Come January, when the Iowa football team again goes into hibernation for another nine months, what's a Hawkeye fan to do? You could pay attention to our preseason consensus cellar dweller basketball team... or you could give a little time to the two-time defending national champion, #1 ranked wrestling team. It is the one sport we're really, really good at, after all. In the spirit of our Assume the Position series for football, we bring you A Winner is You!, a weight class-by-weight class breakdown of the Iowa wrestling team, counting down from the weight class we have the most confidence in to the weight class we have absolutely no clue about.
Separated at birth?
What We Already Know
Dan Dennis (SR) emerged as the man at 133 lbs. last year in a bit of an upset, taking over for Joe Slaton (SR), who was a runner-up at the 2007 NCAA Tournament. While Dennis was viewed as a good wrestler, it was tough to see him supplanting a guy who was national runner-up the year before. But injuries and Slaton's difficulties making the weight cut to 133 lbs. gave Dennis an opportunity and he took it and never looked back. He went 31-6 last year, including 20-2 in duals (8-0 in Big Ten duals), and finished 5th at the Big Ten Tournament. He finished a somewhat disappointing 7th at the NCAA Tournament last year, but the points he earned for fighting back to finish in that spot were invaluable in securing the national championship for Iowa. Dennis seemed to peak a bit too early last season; he was on a tear in December and January, but seemed to run out of gas a bit by the time the Big Ten and NCAA Tournaments rolled around. Hopefully he can get himself peaking at the right time this year; he showed last year that he has the ability to hang with (and beat) the top guys in the weight class -- now he just needs to do it when the lights are shining their brightest.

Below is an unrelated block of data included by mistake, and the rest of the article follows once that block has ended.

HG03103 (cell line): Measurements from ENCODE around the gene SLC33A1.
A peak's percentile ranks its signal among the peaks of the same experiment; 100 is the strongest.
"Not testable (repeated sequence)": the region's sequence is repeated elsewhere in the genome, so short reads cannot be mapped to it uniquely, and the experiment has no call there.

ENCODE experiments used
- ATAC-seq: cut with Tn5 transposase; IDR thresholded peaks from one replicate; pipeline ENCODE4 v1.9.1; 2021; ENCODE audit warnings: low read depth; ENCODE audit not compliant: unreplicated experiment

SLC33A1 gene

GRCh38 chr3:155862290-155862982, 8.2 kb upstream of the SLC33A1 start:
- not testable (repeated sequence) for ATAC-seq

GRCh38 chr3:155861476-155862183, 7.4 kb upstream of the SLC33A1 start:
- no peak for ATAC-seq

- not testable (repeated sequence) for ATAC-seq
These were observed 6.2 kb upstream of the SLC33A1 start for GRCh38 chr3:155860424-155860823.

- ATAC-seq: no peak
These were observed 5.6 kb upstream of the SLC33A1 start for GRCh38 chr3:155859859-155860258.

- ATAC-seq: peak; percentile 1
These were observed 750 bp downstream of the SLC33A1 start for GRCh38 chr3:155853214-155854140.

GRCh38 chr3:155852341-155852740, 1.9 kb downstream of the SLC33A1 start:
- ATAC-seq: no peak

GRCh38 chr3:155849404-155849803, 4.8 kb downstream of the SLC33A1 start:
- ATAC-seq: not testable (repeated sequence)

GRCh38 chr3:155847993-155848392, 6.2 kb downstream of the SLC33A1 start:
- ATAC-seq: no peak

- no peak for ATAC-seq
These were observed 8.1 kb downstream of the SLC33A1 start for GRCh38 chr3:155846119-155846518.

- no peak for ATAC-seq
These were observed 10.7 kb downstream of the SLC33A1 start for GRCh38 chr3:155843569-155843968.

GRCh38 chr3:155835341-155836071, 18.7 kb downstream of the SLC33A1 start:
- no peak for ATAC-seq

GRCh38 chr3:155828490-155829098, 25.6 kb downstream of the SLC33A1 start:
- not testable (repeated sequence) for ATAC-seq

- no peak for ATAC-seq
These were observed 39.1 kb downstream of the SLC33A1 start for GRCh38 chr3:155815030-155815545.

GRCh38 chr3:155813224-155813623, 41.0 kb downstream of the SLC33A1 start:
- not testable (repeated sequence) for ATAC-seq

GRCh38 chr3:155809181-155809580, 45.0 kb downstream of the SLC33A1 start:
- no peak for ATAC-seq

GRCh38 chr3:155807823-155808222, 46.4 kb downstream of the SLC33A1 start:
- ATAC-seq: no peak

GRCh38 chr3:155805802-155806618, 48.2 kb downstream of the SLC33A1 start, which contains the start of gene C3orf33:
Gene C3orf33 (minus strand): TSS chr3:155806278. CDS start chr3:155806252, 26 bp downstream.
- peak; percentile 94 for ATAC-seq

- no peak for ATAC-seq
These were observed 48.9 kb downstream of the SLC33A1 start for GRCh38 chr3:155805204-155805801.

Who Else Is An Option
Slaton, the national runner-up from two years ago, is back for one more year, which would give Iowa ridiculous depth if Slaton wasn't dealing with a handful of issues: nagging injuries (a back injury kept him from competing in the recent wrestle-offs), legal woes, and the fact that he's essentially moved up to 141 lbs. That move is unsurprising given Slaton's struggle to make weight last year (one of the reasons he didn't see much action). Slaton's departure leaves highly-touted recruit (and local boy -- he went to Iowa City West) Nate Moore (RS FR) as the heir apparent at 133 lbs. He lost to Dennis in the wrestle-offs, 5-3, and lacks much in the way of experience, but he is a talented prospect. Still, given the nasty depth at this weight class (both within the Big Ten and nationally), losing Dennis this season might cripple our chances of earning many points from this weight class come tournament time. Nick Trizzino (FR) and Mark Ballweg (RS FR) are two other options at 133, but they're likely behind Moore in the pecking order.
Who Are The Major Threats
Remember the last few weight classes and how they were a bit lacking in depth (especially in terms of the Big Ten)? Well, this class is nothing like that -- it has a a ton of depth, both nationally and within the Big Ten. The main threat is unquestionably Michigan State's Franklin Gomez (SR), the two-time defending Big Ten champion and last year's NCAA champion as well (he also had a third-place finish in 2008). Dennis is actually 1-0 lifetime against Gomez (he beat him 3-2 early last season), but no one should underestimate Gomez -- he's still an excellent wrestler who's defeated many of the top guys. It's no accident that he's won the last two Big Ten Tournaments or last year's NCAA Tournament; while Dennis was peaking in December and January, Gomez was peaking in February and March. Aside from Gomez, the Big Ten also boasts threats from Minnesota's Jayson Ness (SR) and Wisconsin's Tyler Graff (RS FR). Ness finished third in the Big Ten Tournament and fourth in the NCAA Tournament last year, although Dennis kinda owns him (2-0 against him last year). Outside the Big Ten, the major threats are likely Boise State's Andrew Hochstrasser (JR), Iowa State's Nick Fanthorpe (SR), and Cornell's Mike Grey (SR). Last year, Dennis went 1-0 against Fanthorpe, 0-1 against Hochstrasser, and 1-1 against Grey. Needless to say, the competition at 133 lbs. is going to be brutal -- Dennis is going to need to be at the top of his game to make some noise in this weight class, especially when March rolls around.
What We Reasonably Expect To Happen
This is such a fiercely competitive weight class featuring so many experienced and talented challengers that it's really difficult to get a read on things. That said, Dennis is no slouch himself -- he's beaten many of the other top challengers in the past and he's a pretty experienced and talented wrestler in his own right. If he can get things peaking at the right time, there's no real reason he can't make a solid run for high finishes at both the Big Ten Tournament and the NCAA Tournament. I think expecting titles is a bit much so long as Gomez stays healthy, but a Top 3 finish at the Big Ten Tournament and a Top 5 finish at the NCAA Tournament seem quite reasonable.
Previous entries in the series: